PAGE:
Appellate court affirms denial of post-conviction petition that failed to make a showing of actual innocence

The appellant in People v. Shaw, 2019 IL App (1st) 152994 appealed the decision of the Circuit Court of Cook County dismissing his petition for post-conviction relief, arguing that the trial court erred in dismissing his petition because he made a substantial showing of actual innocence when he presented an affidavit averring that the deceased victim had previously admitted to misidentifying him and had named another man as the offender.

Germaine Shaw pled guilty and was sentenced to 28 years’ imprisonment for aggravated criminal sexual assault and 6 years’ imprisonment (to be served concurrently) for each home invasion offense, related to acts committed against multiple victims. Id. at ¶ 9.

Shaw did not file a direct appeal, but he moved to withdraw his plea three years after pleading guilty in 2005. Id. at ¶ 10. The motion was denied by the trial court for failure to file it within 30 days of sentencing. In 2007, Shaw filed a pro se motion to reconsider or reduce his sentence, arguing that the sentence should be reduced because DNA was not found in the sexual assault. This motion was denied by the court. In 2010, the trial court also denied a section 2-1401 petition for relief from judgement filed by Shaw. Id. at ¶ 11.

In 2013, Shaw filed a pro se post-conviction petition under the Post-Conviction Hearing Act (the Act), arguing that (1) police officers brutalized him until he signed a “false confession,” (2) his attorney was ineffective for threatening to withdraw as counsel unless he pled guilty, and (3) newly discovered evidence supported his claim of actual innocence. Specifically, defendant alleged that in February 2013, Andrew Coe, the grandson of a friend of M.J. (the victim of the sexual assault) informed him that M.J. admitted to Coe that she identified the wrong person as her attacker. Id. at ¶ 12.’

In support of the claim of actual innocence in the petition, Shaw included a notarized affidavit from Coe, which averred that on December 23, 1999, his grandmother’s friend, M.J., told him that she had been “assaulted and strong armed of several belongings” by “Anthony Benjamin,” whom she previously paid to do work around her house. Further, Coe stated that M.J. told him that after the incident she was “coerced to pick some gentlem[a]n out of a lineup that she never saw or knew,” and the officers forced her to pick someone who “wasn’t the perpetrator.”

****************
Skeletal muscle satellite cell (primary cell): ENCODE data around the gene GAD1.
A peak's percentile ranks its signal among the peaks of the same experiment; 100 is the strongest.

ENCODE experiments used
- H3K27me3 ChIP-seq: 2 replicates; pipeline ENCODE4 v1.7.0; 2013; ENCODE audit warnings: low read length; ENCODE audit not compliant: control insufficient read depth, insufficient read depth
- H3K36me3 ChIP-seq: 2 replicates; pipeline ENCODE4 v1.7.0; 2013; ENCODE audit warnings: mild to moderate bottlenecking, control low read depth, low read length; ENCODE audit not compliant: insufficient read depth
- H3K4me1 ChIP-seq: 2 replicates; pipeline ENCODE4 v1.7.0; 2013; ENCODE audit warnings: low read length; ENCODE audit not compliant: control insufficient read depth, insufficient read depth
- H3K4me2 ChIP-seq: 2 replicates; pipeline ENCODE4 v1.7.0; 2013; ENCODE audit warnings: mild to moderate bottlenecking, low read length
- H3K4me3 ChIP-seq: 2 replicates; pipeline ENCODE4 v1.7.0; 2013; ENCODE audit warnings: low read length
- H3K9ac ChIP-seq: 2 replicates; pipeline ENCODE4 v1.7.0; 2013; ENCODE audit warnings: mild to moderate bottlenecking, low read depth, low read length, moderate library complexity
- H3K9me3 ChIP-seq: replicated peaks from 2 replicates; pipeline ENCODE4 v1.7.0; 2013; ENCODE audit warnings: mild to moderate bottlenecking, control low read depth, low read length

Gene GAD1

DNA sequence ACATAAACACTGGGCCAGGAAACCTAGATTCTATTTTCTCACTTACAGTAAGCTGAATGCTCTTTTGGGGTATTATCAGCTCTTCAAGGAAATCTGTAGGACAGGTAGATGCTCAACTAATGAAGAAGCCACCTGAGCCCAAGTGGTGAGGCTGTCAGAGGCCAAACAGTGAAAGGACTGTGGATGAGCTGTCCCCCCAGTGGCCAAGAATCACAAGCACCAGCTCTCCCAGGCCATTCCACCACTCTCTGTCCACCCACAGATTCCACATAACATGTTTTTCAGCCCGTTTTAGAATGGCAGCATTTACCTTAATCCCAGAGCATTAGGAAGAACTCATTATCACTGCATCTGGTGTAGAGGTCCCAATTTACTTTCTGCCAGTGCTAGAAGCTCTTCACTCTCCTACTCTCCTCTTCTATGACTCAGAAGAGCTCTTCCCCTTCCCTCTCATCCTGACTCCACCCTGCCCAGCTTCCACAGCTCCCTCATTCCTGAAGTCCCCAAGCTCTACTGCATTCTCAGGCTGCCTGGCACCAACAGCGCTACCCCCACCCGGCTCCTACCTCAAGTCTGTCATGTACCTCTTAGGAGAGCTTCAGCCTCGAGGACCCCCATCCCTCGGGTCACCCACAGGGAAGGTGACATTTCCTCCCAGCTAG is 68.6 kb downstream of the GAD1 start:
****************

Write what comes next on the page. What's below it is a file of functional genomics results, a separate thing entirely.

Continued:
Coe further averred that M.J. “express[ed] grief” for the defendant but her family pressured her not to “correct the mistake.” Coe intentionally avoided involvement in defendant’s case but eventually decided to “come forward” because he felt it was his “duty as a born-again Christian to seek justice for both victims.” Id. at ¶ 13. Shaw also included his own notarized affidavit speaking to the brutality he suffered at the hands of unidentified officers and the threats that his defense lawyer made to withdraw if he did not plead guilty. Id. at ¶ 14.

After the trial court advanced the petition to second-stage proceedings, the State filed a motion to dismiss, arguing that defendant’s post-conviction petition was untimely and that his actual innocence claim was uncorroborated. The State further argued that defendant’s claim regarding police brutality was waived when he pleaded guilty, and he failed to demonstrate ineffective assistance of counsel where his plea was knowingly and voluntarily made. Id at ¶ 15.

The trial court agreed with arguments made by the State that Shaw’s coerced confession claim was untimely under the Act and had been waived by pleading guilty. Moreover, the court concluded that the ineffective assistance of counsel claim was also untimely and rebutted by the record, which showed he pled guilty of his own free will. Finally, the trial court ruled that Shaw failed to make a substantial showing of actual innocence, because Coe’s affidavit was inadmissible hearsay and would not change the result of a trial. Id. at ¶ 16. Ultimately, the court granted the State’s motion to dismiss. This appeal followed.

On appeal, Shaw did not challenge the dismissal of any claims other than those pertaining to his substantial showing of actual innocence. Shaw alleged that the court erred in dismissing his petition because a substantial showing of actual innocence was established by attaching Coe’s affidavit. Id. at ¶ 17.